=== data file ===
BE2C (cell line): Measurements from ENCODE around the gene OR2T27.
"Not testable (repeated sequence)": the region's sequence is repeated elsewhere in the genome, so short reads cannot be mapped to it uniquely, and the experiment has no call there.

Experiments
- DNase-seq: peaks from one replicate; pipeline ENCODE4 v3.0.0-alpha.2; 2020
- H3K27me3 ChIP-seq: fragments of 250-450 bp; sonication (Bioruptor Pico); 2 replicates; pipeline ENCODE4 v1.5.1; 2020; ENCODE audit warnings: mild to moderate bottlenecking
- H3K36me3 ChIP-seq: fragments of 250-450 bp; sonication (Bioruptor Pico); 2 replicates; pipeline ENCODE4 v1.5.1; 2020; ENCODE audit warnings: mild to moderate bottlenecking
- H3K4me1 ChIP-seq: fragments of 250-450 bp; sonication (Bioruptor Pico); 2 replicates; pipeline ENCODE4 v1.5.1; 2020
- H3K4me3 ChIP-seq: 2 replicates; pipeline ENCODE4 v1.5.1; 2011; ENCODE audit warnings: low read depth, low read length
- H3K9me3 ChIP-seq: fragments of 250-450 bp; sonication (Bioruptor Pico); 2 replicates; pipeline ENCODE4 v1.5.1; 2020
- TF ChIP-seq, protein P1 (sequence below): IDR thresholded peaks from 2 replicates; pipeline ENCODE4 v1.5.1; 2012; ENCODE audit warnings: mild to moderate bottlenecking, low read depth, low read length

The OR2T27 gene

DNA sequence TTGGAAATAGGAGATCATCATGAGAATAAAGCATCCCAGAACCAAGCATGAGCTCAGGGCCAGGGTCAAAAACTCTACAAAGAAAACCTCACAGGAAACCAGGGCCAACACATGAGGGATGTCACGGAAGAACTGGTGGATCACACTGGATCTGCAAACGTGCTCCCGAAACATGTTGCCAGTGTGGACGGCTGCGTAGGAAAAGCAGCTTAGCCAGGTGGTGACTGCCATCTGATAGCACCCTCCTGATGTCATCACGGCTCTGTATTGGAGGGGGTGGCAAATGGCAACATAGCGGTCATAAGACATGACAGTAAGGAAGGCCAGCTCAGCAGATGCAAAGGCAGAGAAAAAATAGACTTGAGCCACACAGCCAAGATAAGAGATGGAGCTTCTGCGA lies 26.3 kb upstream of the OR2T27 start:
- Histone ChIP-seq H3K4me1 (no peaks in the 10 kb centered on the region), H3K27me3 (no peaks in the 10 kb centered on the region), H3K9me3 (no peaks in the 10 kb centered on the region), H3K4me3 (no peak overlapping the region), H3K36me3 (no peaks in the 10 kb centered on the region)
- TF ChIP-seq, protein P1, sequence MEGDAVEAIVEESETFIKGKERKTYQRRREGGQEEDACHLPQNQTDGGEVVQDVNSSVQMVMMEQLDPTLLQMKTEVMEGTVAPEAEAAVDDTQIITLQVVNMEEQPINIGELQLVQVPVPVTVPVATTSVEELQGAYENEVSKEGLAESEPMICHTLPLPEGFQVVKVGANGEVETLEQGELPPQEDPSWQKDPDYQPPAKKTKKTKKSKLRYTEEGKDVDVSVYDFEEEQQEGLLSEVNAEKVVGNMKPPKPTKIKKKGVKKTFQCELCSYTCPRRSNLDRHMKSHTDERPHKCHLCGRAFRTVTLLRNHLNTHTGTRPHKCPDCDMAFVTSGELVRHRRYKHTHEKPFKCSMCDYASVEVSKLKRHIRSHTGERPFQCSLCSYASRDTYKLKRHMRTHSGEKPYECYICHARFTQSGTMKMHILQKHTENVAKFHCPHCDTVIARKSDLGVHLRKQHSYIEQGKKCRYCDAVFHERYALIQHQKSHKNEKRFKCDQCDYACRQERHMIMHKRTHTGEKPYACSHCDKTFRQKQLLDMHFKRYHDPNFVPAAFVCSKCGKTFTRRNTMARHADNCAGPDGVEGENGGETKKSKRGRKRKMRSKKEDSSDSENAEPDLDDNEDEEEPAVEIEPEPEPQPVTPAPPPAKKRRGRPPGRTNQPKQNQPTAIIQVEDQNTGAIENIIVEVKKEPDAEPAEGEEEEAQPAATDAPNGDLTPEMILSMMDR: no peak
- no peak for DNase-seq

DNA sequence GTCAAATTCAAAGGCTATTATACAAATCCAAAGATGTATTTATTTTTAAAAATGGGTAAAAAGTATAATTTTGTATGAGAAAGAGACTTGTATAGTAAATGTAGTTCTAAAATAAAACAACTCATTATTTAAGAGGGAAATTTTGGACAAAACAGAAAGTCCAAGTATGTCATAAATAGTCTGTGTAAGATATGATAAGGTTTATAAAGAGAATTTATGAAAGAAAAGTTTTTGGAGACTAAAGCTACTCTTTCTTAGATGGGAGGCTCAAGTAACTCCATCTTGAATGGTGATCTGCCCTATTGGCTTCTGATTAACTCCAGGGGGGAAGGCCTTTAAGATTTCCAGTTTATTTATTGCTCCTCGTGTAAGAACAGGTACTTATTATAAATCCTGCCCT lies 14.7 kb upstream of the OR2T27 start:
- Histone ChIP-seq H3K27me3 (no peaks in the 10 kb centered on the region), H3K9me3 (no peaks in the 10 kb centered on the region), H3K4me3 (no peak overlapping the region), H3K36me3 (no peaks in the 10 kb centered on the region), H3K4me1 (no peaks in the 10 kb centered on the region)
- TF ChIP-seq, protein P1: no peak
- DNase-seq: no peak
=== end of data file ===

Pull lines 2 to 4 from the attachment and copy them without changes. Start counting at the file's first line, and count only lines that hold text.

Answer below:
"Not testable (repeated sequence)": the region's sequence is repeated elsewhere in the genome, so short reads cannot be mapped to it uniquely, and the experiment has no call there.

Experiments
- DNase-seq: peaks from one replicate; pipeline ENCODE4 v3.0.0-alpha.2; 2020